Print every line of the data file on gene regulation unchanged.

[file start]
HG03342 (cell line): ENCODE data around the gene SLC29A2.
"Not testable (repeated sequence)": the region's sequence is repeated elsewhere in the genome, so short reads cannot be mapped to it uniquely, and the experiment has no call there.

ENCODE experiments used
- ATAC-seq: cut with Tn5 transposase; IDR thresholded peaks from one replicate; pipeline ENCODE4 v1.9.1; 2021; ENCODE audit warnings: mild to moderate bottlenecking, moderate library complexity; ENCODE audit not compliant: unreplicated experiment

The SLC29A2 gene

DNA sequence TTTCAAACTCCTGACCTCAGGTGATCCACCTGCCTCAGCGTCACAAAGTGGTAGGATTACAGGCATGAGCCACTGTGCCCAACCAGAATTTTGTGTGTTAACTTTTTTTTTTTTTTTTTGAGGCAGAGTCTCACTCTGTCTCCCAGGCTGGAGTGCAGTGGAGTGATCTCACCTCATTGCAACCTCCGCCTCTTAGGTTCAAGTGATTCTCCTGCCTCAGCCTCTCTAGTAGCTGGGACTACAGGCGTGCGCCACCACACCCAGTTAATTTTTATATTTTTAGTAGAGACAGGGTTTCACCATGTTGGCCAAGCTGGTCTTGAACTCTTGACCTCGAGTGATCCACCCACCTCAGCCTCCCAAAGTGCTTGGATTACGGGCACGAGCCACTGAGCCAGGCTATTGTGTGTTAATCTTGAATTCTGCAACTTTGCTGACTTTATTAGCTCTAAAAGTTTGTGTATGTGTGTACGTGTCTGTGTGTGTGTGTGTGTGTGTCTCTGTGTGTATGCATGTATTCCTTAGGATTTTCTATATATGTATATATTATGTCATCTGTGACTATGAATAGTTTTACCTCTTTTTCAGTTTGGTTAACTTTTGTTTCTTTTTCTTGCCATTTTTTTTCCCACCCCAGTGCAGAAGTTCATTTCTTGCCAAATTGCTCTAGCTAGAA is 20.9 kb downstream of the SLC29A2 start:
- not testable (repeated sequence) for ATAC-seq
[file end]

HG03342 (cell line): ENCODE data around the gene SLC29A2.
"Not testable (repeated sequence)": the region's sequence is repeated elsewhere in the genome, so short reads cannot be mapped to it uniquely, and the experiment has no call there.

ENCODE experiments used
- ATAC-seq: cut with Tn5 transposase; IDR thresholded peaks from one replicate; pipeline ENCODE4 v1.9.1; 2021; ENCODE audit warnings: mild to moderate bottlenecking, moderate library complexity; ENCODE audit not compliant: unreplicated experiment

The SLC29A2 gene

DNA sequence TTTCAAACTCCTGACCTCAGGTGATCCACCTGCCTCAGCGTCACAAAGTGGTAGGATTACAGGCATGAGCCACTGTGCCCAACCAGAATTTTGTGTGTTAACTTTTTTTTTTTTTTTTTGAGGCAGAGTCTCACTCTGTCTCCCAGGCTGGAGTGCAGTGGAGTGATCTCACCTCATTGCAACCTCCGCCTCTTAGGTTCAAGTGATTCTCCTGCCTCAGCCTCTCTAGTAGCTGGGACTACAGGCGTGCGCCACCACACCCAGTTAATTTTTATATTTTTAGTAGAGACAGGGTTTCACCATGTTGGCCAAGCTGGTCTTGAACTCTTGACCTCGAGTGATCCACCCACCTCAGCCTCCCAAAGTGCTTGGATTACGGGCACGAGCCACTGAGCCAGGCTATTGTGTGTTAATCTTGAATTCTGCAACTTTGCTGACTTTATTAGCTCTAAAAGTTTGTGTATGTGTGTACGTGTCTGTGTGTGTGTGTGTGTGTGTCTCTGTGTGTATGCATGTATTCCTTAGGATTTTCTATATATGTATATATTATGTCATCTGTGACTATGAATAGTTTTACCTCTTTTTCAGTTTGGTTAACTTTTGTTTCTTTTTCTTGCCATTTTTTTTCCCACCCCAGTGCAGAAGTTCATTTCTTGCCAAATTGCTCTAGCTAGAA is 20.9 kb downstream of the SLC29A2 start:
- not testable (repeated sequence) for ATAC-seq